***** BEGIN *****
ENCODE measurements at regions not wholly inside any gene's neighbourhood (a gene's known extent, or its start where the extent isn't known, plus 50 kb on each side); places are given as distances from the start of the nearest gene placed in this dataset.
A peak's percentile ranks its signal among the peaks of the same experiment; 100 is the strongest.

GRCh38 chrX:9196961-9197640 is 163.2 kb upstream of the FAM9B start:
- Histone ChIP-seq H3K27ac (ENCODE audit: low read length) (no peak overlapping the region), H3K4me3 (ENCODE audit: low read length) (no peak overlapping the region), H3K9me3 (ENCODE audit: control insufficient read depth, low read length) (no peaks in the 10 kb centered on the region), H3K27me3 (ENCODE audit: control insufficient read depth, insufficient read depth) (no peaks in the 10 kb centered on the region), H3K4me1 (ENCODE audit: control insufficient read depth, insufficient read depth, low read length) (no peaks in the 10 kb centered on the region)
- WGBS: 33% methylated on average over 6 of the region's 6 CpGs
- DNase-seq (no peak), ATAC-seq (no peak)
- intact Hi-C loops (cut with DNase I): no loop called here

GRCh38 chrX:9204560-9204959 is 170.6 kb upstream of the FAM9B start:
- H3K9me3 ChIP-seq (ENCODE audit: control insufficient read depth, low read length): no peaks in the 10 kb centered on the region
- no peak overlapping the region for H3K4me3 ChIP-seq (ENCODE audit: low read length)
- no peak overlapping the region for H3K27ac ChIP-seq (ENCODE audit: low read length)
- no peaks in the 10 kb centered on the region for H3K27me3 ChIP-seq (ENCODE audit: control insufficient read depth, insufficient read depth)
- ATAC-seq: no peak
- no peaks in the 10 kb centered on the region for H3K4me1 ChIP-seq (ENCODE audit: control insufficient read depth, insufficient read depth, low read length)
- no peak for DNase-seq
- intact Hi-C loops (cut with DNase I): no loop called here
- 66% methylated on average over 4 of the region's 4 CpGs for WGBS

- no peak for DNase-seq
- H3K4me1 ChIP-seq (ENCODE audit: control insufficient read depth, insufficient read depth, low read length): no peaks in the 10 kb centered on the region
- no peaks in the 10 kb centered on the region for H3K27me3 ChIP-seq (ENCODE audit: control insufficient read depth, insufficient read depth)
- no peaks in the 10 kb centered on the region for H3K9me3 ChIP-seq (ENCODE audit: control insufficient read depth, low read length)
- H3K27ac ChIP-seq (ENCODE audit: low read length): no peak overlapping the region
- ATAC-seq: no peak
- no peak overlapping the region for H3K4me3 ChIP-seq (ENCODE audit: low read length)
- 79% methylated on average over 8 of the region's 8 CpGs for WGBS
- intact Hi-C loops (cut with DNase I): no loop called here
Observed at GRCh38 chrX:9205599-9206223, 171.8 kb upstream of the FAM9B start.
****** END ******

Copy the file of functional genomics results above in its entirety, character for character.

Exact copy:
ENCODE measurements at regions not wholly inside any gene's neighbourhood (a gene's known extent, or its start where the extent isn't known, plus 50 kb on each side); places are given as distances from the start of the nearest gene placed in this dataset.
A peak's percentile ranks its signal among the peaks of the same experiment; 100 is the strongest.

GRCh38 chrX:9196961-9197640 is 163.2 kb upstream of the FAM9B start:
- Histone ChIP-seq H3K27ac (ENCODE audit: low read length) (no peak overlapping the region), H3K4me3 (ENCODE audit: low read length) (no peak overlapping the region), H3K9me3 (ENCODE audit: control insufficient read depth, low read length) (no peaks in the 10 kb centered on the region), H3K27me3 (ENCODE audit: control insufficient read depth, insufficient read depth) (no peaks in the 10 kb centered on the region), H3K4me1 (ENCODE audit: control insufficient read depth, insufficient read depth, low read length) (no peaks in the 10 kb centered on the region)
- WGBS: 33% methylated on average over 6 of the region's 6 CpGs
- DNase-seq (no peak), ATAC-seq (no peak)
- intact Hi-C loops (cut with DNase I): no loop called here

GRCh38 chrX:9204560-9204959 is 170.6 kb upstream of the FAM9B start:
- H3K9me3 ChIP-seq (ENCODE audit: control insufficient read depth, low read length): no peaks in the 10 kb centered on the region
- no peak overlapping the region for H3K4me3 ChIP-seq (ENCODE audit: low read length)
- no peak overlapping the region for H3K27ac ChIP-seq (ENCODE audit: low read length)
- no peaks in the 10 kb centered on the region for H3K27me3 ChIP-seq (ENCODE audit: control insufficient read depth, insufficient read depth)
- ATAC-seq: no peak
- no peaks in the 10 kb centered on the region for H3K4me1 ChIP-seq (ENCODE audit: control insufficient read depth, insufficient read depth, low read length)
- no peak for DNase-seq
- intact Hi-C loops (cut with DNase I): no loop called here
- 66% methylated on average over 4 of the region's 4 CpGs for WGBS

- no peak for DNase-seq
- H3K4me1 ChIP-seq (ENCODE audit: control insufficient read depth, insufficient read depth, low read length): no peaks in the 10 kb centered on the region
- no peaks in the 10 kb centered on the region for H3K27me3 ChIP-seq (ENCODE audit: control insufficient read depth, insufficient read depth)
- no peaks in the 10 kb centered on the region for H3K9me3 ChIP-seq (ENCODE audit: control insufficient read depth, low read length)
- H3K27ac ChIP-seq (ENCODE audit: low read length): no peak overlapping the region
- ATAC-seq: no peak
- no peak overlapping the region for H3K4me3 ChIP-seq (ENCODE audit: low read length)
- 79% methylated on average over 8 of the region's 8 CpGs for WGBS
- intact Hi-C loops (cut with DNase I): no loop called here
Observed at GRCh38 chrX:9205599-9206223, 171.8 kb upstream of the FAM9B start.